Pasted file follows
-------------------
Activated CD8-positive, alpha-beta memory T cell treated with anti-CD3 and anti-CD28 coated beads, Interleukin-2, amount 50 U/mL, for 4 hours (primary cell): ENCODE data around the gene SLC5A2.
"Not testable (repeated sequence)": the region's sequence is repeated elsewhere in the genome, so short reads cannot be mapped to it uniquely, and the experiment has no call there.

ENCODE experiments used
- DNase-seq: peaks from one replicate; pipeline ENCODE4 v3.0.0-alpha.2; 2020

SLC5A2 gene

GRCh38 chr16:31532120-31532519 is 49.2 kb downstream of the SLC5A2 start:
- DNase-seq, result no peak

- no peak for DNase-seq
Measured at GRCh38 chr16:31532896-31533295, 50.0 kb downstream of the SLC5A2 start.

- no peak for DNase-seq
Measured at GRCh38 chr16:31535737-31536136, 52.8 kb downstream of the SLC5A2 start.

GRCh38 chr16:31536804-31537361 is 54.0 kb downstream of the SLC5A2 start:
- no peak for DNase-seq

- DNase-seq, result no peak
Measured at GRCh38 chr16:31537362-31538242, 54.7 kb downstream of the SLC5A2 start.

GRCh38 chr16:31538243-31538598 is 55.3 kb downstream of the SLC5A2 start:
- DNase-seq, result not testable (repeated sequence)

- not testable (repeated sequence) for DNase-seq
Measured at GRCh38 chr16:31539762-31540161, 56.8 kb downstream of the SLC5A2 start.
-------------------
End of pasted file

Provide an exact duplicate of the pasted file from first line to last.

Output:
Activated CD8-positive, alpha-beta memory T cell treated with anti-CD3 and anti-CD28 coated beads, Interleukin-2, amount 50 U/mL, for 4 hours (primary cell): ENCODE data around the gene SLC5A2.
"Not testable (repeated sequence)": the region's sequence is repeated elsewhere in the genome, so short reads cannot be mapped to it uniquely, and the experiment has no call there.

ENCODE experiments used
- DNase-seq: peaks from one replicate; pipeline ENCODE4 v3.0.0-alpha.2; 2020

SLC5A2 gene

GRCh38 chr16:31532120-31532519 is 49.2 kb downstream of the SLC5A2 start:
- DNase-seq, result no peak

- no peak for DNase-seq
Measured at GRCh38 chr16:31532896-31533295, 50.0 kb downstream of the SLC5A2 start.

- no peak for DNase-seq
Measured at GRCh38 chr16:31535737-31536136, 52.8 kb downstream of the SLC5A2 start.

GRCh38 chr16:31536804-31537361 is 54.0 kb downstream of the SLC5A2 start:
- no peak for DNase-seq

- DNase-seq, result no peak
Measured at GRCh38 chr16:31537362-31538242, 54.7 kb downstream of the SLC5A2 start.

GRCh38 chr16:31538243-31538598 is 55.3 kb downstream of the SLC5A2 start:
- DNase-seq, result not testable (repeated sequence)

- not testable (repeated sequence) for DNase-seq
Measured at GRCh38 chr16:31539762-31540161, 56.8 kb downstream of the SLC5A2 start.